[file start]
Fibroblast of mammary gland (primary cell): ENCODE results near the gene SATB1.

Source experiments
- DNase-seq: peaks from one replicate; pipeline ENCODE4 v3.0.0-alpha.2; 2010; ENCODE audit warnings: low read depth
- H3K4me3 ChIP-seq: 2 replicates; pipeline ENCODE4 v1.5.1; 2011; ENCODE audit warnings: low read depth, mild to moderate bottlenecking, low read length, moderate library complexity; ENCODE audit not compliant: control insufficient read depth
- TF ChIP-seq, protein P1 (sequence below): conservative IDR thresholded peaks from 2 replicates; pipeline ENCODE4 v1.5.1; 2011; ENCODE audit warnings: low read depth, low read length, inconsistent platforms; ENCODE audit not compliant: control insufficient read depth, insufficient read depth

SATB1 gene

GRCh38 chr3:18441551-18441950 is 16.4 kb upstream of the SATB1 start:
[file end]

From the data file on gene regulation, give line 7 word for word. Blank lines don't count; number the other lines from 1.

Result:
GRCh38 chr3:18441551-18441950 is 16.4 kb upstream of the SATB1 start: